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Distant Relatives: Annie Hall and (500) Days of Summer

Robert here, with my series Distant Relatives, where we look at two films, (one classic, one modern) related through a common theme and ask what their similarities and differences can tell us about the evolution of cinema. We'll be getting to some of this year's Oscar nominees shortly. But for now take a breather.

Women are from Mars, Men are from Venus

Turn on the television and chances are, especially if you're watching a commercial, for light beer, you'll get a pretty simple and standard view of the battle between the sexes. Men are aloof, sex-craved pigs who want to watch sports and pick up dumb girls while tolerating their nagging girlfriends who read romance novels and would prefer it if their boyfriends would talk more about their emotions like they do. This easy narrative is supposed to be funny because it's based in truth. If that was ever the case, it seems that now we've gotten to a point where reality has folded over on itself and now people believe truth to be based on this narrative.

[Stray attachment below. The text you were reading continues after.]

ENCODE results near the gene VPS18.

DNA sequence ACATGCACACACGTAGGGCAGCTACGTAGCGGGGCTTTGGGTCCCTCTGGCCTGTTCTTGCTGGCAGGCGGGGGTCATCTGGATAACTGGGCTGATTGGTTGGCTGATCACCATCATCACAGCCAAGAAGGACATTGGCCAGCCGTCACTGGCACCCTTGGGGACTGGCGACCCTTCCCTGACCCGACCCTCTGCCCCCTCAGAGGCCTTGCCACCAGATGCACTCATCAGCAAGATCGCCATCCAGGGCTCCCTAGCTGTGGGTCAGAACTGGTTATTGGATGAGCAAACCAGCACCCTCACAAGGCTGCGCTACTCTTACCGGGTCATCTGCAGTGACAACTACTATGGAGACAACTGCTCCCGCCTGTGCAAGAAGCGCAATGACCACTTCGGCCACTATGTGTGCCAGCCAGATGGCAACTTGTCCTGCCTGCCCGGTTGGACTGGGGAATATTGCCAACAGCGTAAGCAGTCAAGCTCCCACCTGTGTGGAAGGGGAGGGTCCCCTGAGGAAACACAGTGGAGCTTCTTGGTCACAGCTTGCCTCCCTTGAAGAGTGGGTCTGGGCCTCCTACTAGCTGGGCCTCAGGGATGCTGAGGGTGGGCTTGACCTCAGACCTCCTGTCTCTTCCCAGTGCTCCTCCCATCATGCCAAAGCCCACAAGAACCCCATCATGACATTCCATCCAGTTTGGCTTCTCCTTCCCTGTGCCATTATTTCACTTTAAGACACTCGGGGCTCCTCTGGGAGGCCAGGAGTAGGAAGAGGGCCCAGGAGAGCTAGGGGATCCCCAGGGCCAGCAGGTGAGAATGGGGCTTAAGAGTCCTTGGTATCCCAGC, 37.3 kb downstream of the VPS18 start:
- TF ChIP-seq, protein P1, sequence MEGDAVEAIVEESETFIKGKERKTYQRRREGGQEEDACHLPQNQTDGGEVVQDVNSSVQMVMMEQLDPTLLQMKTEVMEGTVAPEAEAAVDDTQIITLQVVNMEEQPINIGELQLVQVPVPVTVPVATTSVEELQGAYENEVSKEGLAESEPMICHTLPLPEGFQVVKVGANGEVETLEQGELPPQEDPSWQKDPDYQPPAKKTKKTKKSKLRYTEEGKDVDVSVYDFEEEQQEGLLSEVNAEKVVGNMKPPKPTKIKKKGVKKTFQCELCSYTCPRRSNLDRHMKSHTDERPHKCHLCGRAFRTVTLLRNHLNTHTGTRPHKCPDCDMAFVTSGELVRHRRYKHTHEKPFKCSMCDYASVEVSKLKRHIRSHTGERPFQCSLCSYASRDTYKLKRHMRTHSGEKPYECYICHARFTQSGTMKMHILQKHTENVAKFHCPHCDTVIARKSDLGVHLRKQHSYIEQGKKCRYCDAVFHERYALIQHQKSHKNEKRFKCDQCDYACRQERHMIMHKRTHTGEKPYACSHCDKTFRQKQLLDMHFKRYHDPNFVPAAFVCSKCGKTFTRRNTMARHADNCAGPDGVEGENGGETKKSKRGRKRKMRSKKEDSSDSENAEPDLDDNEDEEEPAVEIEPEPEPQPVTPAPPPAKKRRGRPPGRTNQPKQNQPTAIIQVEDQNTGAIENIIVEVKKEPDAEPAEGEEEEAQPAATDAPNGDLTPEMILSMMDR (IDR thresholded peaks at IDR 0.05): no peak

Truth is, most of the guys I know are like Alvy Singer or Tom Hansen, men who, due to a combination of self doubt, loneliness and a good helping of life's little disappointments have placed an unreasonable but understandable amount of importance into the hope of finding that perfect girl who will comfort wounds, give endless encouragement and generally elevate their existence on this planet (did I say "guys I know?" I speak a bit from experience as well.) Annie Hall and (500) Days of Summer are two films about two such men thinking they've found it only to realize that it is a lot more complicated than they wanted.

Sad Sack

Alvie Singer, twice divorced, product of a dysfunctional existence, career in neutral due to a self-imposed principle of avoiding L.A. falls hard for the down home girlish charms of Annie. Tom Hanson, failed architect, hopeless romantic, equally falls hard for Summer. She likes The Smiths, she sings Karaoke and she takes an interest. The film suggests she has something of an indefinable "it" factor. I will define it (in her and Annie's cases) as accessibility. Pretty women usually strike fear into the hearts of men like Alvie and Tom. One who doesn't inevitably becomes one of those girls who everyone falls in love with. Whether they are really as accessible as they appear is another thing.